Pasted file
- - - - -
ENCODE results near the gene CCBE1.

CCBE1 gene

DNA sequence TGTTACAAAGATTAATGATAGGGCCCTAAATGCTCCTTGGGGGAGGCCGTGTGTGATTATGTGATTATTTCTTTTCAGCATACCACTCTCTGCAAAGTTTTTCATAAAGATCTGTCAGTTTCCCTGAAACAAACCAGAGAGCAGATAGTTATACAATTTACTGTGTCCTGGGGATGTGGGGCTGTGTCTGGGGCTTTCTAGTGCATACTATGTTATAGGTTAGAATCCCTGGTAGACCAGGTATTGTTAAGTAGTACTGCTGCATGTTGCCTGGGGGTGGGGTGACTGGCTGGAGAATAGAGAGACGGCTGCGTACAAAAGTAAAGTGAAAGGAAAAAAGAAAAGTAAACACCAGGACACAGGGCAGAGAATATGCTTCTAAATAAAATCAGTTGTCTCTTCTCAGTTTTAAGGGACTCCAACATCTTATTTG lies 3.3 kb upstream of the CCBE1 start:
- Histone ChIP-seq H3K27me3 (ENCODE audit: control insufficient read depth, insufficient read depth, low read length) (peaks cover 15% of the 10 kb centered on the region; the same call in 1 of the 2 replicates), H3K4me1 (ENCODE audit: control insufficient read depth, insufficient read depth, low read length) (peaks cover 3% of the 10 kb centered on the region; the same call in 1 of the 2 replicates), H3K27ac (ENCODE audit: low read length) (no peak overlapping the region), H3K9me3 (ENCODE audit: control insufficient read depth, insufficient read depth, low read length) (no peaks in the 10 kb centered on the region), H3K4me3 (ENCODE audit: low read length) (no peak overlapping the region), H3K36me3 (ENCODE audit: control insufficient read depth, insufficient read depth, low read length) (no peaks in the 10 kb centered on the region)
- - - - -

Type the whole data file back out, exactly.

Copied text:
ENCODE results near the gene CCBE1.

CCBE1 gene

DNA sequence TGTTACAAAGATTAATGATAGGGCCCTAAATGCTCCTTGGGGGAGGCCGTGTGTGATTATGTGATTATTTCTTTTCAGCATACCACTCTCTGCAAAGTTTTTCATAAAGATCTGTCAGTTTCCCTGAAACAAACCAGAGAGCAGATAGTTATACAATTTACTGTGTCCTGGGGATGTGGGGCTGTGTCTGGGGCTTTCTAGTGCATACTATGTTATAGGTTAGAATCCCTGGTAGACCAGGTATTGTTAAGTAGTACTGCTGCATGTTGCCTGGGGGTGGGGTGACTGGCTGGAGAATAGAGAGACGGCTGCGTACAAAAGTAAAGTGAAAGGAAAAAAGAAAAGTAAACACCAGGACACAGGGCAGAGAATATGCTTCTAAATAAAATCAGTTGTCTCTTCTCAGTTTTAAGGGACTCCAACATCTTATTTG lies 3.3 kb upstream of the CCBE1 start:
- Histone ChIP-seq H3K27me3 (ENCODE audit: control insufficient read depth, insufficient read depth, low read length) (peaks cover 15% of the 10 kb centered on the region; the same call in 1 of the 2 replicates), H3K4me1 (ENCODE audit: control insufficient read depth, insufficient read depth, low read length) (peaks cover 3% of the 10 kb centered on the region; the same call in 1 of the 2 replicates), H3K27ac (ENCODE audit: low read length) (no peak overlapping the region), H3K9me3 (ENCODE audit: control insufficient read depth, insufficient read depth, low read length) (no peaks in the 10 kb centered on the region), H3K4me3 (ENCODE audit: low read length) (no peak overlapping the region), H3K36me3 (ENCODE audit: control insufficient read depth, insufficient read depth, low read length) (no peaks in the 10 kb centered on the region)